The AQAP’s stance or policy toward the Houthis stirs many questions. This is particularly related to the fact that in previous statements the AQAP had used an extremist tone against the Houthis. Furthermore, the organization carried out some operations against members of the ’Hashemite‘ families in Riyam which is part of Radaa in Al-Bayda between 2013-2014.

The ’keyword’

In this regard, Iran can be described as the “keyword” behind this policy starting from 2014. This began with the Houthi decision to release some AQAP members and leaders in return for the release of the Iranian Cultural Attaché at the Iranian Embassy in Sanaa who was kidnapped by the organization. For its part, Iran released AQAP’s prominent Egyptian leader Ahmed Saif al-Adl as part of the deal 3

This deal had a positive impact on the security situation in the areas controlled by the Houthis. It seems that this was part of Iran’s objective behind its contact with AQAP. It led to the cessation of AQAP’s activities in Houthi areas, as the two parties continued with their deals to exchange abducted persons with prisoners over the next years.

The AQAP is therefore undoubtedly beholden to Iran for releasing most of its detainees, including senior leaders, from Houthi prisons who had been arrested during the reigns of ’Ali Abdullah Saleh‘ and ’Abdrabbu Mansur Hadi. In 2021, the Yemeni Internationally Recognized Government submitted a report to the UN Security Council which pointed to 250 AQAP prisoners who had been released by the Houthis.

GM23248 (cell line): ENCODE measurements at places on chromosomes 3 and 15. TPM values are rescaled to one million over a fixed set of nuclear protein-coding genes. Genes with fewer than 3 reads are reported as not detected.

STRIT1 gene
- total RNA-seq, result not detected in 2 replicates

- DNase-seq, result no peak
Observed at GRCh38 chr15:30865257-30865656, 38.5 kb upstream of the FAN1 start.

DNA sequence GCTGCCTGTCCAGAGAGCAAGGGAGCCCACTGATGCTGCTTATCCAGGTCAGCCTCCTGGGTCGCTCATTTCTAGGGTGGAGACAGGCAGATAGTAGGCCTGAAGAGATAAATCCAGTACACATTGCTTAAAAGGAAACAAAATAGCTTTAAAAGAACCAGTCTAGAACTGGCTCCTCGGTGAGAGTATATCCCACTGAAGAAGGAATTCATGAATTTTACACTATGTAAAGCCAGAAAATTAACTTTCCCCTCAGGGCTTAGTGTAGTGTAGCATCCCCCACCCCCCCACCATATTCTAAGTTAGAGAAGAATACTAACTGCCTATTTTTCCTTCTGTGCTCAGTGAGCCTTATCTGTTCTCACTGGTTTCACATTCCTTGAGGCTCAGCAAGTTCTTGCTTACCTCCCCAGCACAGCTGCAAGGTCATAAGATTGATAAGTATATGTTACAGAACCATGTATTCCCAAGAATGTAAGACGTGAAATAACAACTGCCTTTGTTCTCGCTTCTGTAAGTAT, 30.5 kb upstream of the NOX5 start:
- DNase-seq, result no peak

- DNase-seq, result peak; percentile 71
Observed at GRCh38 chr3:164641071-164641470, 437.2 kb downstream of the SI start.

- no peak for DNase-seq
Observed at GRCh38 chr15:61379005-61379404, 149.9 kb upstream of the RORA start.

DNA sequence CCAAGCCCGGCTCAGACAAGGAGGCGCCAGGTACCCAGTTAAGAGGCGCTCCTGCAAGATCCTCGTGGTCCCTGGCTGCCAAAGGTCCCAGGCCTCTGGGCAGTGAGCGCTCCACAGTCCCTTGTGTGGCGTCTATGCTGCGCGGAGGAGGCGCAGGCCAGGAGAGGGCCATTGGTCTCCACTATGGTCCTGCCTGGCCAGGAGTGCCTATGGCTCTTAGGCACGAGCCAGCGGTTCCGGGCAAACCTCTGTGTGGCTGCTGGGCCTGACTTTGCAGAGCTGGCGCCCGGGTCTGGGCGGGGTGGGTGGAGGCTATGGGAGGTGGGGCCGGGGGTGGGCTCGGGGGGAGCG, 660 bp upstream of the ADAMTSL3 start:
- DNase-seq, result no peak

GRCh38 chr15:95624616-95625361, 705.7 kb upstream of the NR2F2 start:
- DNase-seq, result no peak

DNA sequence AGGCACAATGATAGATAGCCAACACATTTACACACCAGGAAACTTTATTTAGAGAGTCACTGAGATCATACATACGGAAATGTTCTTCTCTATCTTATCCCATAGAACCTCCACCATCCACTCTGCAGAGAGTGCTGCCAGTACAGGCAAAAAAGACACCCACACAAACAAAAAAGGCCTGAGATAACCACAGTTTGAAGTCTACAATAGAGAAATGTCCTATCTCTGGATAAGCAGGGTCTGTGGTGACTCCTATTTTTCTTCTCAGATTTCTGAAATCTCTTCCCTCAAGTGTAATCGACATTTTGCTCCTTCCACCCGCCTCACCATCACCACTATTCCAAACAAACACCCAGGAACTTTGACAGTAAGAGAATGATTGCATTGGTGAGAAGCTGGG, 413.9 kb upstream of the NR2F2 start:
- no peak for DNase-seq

Besides responding to Iran’s directions, the Houthis also dealt with AQAP prisoners in a manner that violated the commitments of the Global War on Terrorism. This was also due to the US providing logistical and intelligence support to the Saudi-led war against the Houthis, launched on March 26, 2015.

The issue here is not limited to the release of AQAP prisoners, but also about the way in which they were treated. The AQAP’s prisoners received better treatment, in terms of food, detention rooms and so on.

After the Gaza war

Building on the moderate AQAP stance toward the Houthis and Iran’s engagement in the rapprochement between the two parties, the latest war in Gaza has emerged as a new factor that deepens this convergence. Moreover, AQAP’s stance doesn’t differ much from the Islah Party (Yemen’s Muslim Brotherhood) which has clearly endorsed the Houthi operations in the Red Sea.